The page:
The wave of housing approvals early this year has already pushed up construction costs across Australia.

CoreLogic’s latest Cordell Construction Cost Index (CCCI) showed a construction cost increase of 3.8% in the three months to September 2021, surpassing the consumer price index of 0.8% over the same period.

This latest rise in construction costs is the largest quarterly increase since 2000, when costs rose 7.2% following the introduction of the Goods and Services Tax (GST).

Year-on-year construction costs rose 7.1% in September, the highest annual increase since March 2005.

Tim Lawless, research director at CoreLogic, said the recent upward trend in home approvals, which peaked in March, has already progressed to the construction phase, leading to widespread demand for materials and merchants.

“The quarterly growth in construction costs is happening everywhere and is not limited to one city or state, it is a national trend,” he said.

This increase in construction costs was due to house prices rising 20.3% annually.

Mr Lawless said the recent rise in construction costs could further affect house prices.

“There is already evidence that the cost of new housing and housing is putting upward pressure on Australian inflation and these numbers will only add to that pressure.”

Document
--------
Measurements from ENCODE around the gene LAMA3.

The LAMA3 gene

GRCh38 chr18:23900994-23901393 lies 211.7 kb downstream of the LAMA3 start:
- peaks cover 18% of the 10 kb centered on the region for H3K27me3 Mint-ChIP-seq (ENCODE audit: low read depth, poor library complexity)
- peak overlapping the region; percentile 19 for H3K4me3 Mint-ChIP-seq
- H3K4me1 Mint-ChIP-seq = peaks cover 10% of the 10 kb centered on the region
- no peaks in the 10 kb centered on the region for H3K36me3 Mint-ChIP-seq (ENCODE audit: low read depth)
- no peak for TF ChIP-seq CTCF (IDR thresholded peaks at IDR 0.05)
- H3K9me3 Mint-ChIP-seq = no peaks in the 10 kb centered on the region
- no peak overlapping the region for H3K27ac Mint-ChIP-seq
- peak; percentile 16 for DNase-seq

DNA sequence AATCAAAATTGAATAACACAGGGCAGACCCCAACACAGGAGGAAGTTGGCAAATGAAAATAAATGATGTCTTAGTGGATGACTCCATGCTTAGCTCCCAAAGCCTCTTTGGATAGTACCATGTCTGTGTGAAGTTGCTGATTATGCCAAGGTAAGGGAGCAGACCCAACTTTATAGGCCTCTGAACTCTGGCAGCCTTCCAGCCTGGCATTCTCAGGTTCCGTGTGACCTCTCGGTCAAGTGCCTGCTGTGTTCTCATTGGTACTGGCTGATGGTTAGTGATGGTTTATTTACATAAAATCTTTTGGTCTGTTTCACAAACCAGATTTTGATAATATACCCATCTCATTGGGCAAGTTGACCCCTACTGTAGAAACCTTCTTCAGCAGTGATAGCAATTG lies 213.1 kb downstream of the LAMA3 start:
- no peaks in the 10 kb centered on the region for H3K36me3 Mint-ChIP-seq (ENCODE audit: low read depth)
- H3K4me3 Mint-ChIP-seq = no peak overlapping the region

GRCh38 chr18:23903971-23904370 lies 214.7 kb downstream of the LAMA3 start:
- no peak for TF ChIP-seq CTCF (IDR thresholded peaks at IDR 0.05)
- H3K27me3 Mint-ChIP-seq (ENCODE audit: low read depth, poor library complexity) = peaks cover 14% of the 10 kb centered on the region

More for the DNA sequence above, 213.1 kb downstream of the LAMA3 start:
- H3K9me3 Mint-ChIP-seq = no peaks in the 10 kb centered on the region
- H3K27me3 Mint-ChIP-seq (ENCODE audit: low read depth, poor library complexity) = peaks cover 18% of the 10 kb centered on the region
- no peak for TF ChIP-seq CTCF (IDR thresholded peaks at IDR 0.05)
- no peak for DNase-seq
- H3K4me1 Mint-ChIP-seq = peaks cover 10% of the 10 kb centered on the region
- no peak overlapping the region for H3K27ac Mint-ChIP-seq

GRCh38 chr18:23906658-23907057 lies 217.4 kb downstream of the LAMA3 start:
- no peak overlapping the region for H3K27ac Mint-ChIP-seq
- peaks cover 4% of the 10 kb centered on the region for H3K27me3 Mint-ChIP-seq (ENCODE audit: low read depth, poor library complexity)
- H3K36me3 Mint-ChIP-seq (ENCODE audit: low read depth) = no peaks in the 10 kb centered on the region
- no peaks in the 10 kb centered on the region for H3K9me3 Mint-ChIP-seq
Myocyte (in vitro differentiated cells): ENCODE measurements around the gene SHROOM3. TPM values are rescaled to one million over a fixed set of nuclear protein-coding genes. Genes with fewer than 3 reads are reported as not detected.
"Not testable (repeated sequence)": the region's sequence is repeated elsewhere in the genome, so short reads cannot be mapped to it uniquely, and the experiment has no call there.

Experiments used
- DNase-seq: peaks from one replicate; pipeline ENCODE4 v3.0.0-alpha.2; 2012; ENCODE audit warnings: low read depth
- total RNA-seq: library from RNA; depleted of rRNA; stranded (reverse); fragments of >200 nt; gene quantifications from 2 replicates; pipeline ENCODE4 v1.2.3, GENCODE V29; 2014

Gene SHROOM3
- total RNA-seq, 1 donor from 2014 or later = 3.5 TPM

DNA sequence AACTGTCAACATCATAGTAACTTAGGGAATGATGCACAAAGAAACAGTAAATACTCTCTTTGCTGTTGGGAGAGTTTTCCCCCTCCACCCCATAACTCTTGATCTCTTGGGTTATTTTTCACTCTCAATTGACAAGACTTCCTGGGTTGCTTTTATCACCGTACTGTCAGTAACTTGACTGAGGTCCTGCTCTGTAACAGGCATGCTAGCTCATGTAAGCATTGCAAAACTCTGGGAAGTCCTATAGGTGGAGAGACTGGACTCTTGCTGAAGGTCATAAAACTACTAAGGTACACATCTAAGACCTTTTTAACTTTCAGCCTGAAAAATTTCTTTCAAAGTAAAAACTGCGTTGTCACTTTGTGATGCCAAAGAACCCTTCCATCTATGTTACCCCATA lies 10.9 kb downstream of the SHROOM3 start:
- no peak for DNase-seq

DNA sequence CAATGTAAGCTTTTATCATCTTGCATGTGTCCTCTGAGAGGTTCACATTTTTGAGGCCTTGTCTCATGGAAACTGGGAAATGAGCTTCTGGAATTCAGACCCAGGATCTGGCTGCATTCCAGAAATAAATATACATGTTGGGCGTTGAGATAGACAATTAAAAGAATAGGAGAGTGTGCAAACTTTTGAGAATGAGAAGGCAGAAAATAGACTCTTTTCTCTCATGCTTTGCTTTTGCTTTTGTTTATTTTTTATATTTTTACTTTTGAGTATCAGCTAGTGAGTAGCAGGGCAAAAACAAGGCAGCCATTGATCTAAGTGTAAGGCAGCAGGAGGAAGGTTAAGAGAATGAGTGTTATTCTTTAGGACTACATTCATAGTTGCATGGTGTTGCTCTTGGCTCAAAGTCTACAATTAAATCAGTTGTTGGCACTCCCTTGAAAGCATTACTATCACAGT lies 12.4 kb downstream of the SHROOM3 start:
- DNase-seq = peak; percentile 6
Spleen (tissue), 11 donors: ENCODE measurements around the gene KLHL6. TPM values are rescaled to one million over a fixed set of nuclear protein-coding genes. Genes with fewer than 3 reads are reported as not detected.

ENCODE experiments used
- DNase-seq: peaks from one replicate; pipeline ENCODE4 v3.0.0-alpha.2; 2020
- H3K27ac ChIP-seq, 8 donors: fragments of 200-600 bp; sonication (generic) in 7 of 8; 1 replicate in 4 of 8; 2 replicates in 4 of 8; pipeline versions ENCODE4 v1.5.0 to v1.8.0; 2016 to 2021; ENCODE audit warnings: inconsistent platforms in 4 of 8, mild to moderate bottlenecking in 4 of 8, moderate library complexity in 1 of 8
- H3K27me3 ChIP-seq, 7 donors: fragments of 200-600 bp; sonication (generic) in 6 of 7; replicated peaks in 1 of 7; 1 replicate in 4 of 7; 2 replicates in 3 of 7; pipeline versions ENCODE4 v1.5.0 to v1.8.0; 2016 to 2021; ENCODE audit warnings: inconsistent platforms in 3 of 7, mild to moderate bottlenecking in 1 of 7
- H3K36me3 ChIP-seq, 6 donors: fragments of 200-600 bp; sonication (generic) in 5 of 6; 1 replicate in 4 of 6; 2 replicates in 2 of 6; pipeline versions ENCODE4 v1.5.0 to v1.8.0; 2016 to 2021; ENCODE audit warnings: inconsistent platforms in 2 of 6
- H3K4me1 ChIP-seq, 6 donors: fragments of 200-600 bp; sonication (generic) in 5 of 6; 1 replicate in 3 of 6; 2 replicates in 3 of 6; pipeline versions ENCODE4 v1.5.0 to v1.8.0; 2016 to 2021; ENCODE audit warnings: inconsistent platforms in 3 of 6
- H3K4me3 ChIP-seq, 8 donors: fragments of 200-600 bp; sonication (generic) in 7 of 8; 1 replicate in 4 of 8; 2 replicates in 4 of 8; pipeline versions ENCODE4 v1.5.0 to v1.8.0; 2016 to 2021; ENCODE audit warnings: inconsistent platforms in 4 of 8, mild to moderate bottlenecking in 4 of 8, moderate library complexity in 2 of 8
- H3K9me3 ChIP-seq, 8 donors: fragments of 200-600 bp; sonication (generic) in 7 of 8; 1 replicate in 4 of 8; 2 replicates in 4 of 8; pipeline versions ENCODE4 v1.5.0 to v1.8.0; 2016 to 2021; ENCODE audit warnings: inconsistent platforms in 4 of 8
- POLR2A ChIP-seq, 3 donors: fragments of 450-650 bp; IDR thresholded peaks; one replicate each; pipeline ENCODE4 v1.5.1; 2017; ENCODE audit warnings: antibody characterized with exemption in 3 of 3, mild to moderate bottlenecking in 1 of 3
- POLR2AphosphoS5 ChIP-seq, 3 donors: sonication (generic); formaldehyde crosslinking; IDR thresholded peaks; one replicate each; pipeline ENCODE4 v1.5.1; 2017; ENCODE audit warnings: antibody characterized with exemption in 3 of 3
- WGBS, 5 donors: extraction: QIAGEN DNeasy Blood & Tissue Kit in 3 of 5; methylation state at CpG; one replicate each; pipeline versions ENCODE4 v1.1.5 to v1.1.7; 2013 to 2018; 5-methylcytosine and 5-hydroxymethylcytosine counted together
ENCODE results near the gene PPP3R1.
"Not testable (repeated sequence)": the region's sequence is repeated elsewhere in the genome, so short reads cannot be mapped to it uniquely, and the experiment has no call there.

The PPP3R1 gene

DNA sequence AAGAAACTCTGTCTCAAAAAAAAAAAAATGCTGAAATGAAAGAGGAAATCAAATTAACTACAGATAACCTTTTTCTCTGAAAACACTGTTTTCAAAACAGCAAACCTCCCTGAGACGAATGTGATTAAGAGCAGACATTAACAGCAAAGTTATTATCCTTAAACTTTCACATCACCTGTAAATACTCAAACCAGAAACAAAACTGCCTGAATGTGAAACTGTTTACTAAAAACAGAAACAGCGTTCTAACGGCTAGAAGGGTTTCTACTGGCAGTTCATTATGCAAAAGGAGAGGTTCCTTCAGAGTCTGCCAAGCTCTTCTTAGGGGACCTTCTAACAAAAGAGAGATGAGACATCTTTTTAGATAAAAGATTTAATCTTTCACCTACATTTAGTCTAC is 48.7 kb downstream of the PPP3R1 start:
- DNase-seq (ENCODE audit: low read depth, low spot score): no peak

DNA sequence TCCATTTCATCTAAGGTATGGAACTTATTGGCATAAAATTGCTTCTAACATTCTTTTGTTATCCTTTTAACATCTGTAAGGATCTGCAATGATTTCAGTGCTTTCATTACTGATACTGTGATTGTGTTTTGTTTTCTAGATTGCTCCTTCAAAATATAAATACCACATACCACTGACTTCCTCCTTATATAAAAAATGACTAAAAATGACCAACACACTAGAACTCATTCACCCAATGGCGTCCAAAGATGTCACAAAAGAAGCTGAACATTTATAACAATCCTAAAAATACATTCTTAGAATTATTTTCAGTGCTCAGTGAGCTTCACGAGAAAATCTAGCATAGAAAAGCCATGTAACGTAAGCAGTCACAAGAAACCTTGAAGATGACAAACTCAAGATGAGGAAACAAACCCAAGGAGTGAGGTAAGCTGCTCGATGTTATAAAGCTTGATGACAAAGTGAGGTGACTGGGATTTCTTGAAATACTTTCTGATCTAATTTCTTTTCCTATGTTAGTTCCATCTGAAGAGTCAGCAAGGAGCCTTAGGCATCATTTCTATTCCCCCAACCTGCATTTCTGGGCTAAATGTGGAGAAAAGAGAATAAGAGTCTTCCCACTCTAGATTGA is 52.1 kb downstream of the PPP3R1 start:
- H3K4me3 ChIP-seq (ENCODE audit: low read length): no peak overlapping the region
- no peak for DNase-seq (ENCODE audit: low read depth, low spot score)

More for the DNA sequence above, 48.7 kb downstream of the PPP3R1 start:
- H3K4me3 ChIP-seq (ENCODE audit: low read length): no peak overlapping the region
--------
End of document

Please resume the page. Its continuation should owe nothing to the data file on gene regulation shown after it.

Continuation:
Stands

Construction cost growth (%)

September 2021

Quarterly

Annual

New South Wales

3.8

6.6

Victoria

3.5

6.8

Queensland

3.8

8.0

Western Australia

4.3

7.5

South Australia

4.4

7.5

NATIONAL

3.8

7.1

Construction cost rise likely to continue

Mr Lawless said price volatility persists in the housing sector, with recent quarterly gains being driven by rising wood costs, particularly in structural wood, metal products and plumbing.

“For anyone looking to build or renovate, or anyone who owns a business involved in the housing industry, that means they will likely all face significantly higher costs,” he said.

The introduction of the HomeBuilder scheme last year and the sharp increase in the number of approved homes early this year resulted in a 50% growth in the number of homes in the year to June.

For Mr. Lawless, it is critical to note that while approvals are now on a declining trend, it will be some time before they move into construction and construction. This would lead to a longer period of upward trend for construction costs.

“This doesn’t look like a near term spike. The increase in construction costs is due to the amount of construction activity approved at a time when we can’t import a more skilled labor force and are facing significant supply chain disruptions,” he said.

Mr. Lawless predicts that inflation in construction costs could potentially continue for the next 12 to 18 months.

“The industry is unlikely to be able to accommodate such a significant cost increase in its margins and higher construction costs will eventually be passed on to consumers, putting further pressure on the price of a new home or renovation,” he said.

Photo by Greyson Joralemon on Unsplash.

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